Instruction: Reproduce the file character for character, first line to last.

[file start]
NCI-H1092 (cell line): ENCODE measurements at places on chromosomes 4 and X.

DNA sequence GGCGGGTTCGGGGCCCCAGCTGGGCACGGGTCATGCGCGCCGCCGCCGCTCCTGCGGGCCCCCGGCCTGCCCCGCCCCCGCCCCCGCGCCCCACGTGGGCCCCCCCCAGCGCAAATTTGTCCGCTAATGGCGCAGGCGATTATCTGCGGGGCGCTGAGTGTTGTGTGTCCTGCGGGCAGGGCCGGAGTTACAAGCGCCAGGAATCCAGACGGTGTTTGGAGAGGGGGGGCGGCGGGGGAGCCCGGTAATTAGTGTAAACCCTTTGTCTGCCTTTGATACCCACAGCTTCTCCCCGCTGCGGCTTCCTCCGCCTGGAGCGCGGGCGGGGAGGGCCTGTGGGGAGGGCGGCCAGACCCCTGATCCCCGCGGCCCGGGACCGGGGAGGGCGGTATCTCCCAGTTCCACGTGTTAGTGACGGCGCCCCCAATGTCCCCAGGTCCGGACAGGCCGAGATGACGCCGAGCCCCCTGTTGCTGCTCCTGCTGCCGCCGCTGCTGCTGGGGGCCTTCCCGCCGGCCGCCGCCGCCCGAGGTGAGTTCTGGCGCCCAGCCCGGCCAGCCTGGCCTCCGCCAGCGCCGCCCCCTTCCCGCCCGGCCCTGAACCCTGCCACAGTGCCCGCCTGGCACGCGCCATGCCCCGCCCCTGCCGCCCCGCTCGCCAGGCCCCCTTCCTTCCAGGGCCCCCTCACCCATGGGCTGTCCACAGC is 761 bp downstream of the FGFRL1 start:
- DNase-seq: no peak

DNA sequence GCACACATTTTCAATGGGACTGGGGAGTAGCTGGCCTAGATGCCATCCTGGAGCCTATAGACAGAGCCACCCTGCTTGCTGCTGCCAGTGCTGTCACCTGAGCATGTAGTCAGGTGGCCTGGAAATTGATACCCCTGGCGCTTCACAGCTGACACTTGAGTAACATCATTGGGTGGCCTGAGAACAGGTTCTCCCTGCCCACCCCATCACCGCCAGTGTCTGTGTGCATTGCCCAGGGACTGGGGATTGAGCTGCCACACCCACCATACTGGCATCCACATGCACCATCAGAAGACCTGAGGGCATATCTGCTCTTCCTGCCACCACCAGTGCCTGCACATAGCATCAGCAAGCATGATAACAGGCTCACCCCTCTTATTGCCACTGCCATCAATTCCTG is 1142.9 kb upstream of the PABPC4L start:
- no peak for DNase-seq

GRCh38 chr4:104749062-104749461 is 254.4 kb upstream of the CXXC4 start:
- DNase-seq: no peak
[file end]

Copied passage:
NCI-H1092 (cell line): ENCODE measurements at places on chromosomes 4 and X.

DNA sequence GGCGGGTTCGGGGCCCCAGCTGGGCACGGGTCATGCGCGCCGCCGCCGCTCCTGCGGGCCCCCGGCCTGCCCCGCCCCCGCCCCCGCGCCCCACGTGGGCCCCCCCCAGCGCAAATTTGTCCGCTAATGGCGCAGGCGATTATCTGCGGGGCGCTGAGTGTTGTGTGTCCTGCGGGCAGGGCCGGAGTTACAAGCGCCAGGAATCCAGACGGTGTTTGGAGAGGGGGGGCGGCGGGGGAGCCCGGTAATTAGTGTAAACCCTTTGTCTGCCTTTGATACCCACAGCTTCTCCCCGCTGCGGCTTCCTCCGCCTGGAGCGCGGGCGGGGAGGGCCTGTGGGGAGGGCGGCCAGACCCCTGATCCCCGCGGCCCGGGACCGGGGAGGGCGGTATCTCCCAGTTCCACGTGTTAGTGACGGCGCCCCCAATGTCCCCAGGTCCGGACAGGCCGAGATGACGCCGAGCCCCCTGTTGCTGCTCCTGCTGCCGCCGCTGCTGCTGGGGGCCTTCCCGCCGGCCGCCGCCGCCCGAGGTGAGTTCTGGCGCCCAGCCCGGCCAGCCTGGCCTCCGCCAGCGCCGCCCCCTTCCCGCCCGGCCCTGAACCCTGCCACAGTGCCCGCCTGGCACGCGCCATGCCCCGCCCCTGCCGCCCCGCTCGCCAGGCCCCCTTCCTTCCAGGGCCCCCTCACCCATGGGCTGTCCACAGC is 761 bp downstream of the FGFRL1 start:
- DNase-seq: no peak

DNA sequence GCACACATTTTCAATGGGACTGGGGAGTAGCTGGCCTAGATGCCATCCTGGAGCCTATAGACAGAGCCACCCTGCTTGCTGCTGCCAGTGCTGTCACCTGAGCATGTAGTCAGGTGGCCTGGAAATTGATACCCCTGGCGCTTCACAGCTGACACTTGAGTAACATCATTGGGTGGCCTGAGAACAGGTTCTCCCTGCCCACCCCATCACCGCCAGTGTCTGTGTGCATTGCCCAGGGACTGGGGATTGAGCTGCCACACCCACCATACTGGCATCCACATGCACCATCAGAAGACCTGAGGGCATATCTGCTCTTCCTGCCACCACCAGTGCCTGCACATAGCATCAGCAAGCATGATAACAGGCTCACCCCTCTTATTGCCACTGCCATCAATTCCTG is 1142.9 kb upstream of the PABPC4L start:
- no peak for DNase-seq

GRCh38 chr4:104749062-104749461 is 254.4 kb upstream of the CXXC4 start:
- DNase-seq: no peak